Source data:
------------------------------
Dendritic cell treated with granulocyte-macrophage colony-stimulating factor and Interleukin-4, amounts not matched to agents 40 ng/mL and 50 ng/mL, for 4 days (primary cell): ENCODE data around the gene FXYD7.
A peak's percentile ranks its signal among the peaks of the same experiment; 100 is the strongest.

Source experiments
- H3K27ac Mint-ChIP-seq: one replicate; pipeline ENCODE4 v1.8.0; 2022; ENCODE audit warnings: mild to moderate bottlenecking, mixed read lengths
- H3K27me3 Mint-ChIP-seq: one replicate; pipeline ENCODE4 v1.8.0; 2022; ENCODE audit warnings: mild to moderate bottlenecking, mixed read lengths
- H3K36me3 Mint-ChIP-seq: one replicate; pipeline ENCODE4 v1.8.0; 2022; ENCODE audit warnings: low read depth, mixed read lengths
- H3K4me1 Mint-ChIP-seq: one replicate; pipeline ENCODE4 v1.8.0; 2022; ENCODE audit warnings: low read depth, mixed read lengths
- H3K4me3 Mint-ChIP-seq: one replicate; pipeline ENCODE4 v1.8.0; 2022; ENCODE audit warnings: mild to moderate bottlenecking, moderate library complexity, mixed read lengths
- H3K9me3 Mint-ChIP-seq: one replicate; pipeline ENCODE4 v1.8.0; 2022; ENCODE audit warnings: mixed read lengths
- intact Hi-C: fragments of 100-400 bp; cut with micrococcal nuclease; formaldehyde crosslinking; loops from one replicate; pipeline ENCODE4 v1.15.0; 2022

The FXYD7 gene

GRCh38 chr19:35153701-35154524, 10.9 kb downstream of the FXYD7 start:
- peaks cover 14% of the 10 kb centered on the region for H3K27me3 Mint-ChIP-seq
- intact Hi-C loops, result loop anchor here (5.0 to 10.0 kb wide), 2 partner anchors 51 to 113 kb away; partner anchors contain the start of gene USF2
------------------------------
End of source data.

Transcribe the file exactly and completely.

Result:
Dendritic cell treated with granulocyte-macrophage colony-stimulating factor and Interleukin-4, amounts not matched to agents 40 ng/mL and 50 ng/mL, for 4 days (primary cell): ENCODE data around the gene FXYD7.
A peak's percentile ranks its signal among the peaks of the same experiment; 100 is the strongest.

Source experiments
- H3K27ac Mint-ChIP-seq: one replicate; pipeline ENCODE4 v1.8.0; 2022; ENCODE audit warnings: mild to moderate bottlenecking, mixed read lengths
- H3K27me3 Mint-ChIP-seq: one replicate; pipeline ENCODE4 v1.8.0; 2022; ENCODE audit warnings: mild to moderate bottlenecking, mixed read lengths
- H3K36me3 Mint-ChIP-seq: one replicate; pipeline ENCODE4 v1.8.0; 2022; ENCODE audit warnings: low read depth, mixed read lengths
- H3K4me1 Mint-ChIP-seq: one replicate; pipeline ENCODE4 v1.8.0; 2022; ENCODE audit warnings: low read depth, mixed read lengths
- H3K4me3 Mint-ChIP-seq: one replicate; pipeline ENCODE4 v1.8.0; 2022; ENCODE audit warnings: mild to moderate bottlenecking, moderate library complexity, mixed read lengths
- H3K9me3 Mint-ChIP-seq: one replicate; pipeline ENCODE4 v1.8.0; 2022; ENCODE audit warnings: mixed read lengths
- intact Hi-C: fragments of 100-400 bp; cut with micrococcal nuclease; formaldehyde crosslinking; loops from one replicate; pipeline ENCODE4 v1.15.0; 2022

The FXYD7 gene

GRCh38 chr19:35153701-35154524, 10.9 kb downstream of the FXYD7 start:
- peaks cover 14% of the 10 kb centered on the region for H3K27me3 Mint-ChIP-seq
- intact Hi-C loops, result loop anchor here (5.0 to 10.0 kb wide), 2 partner anchors 51 to 113 kb away; partner anchors contain the start of gene USF2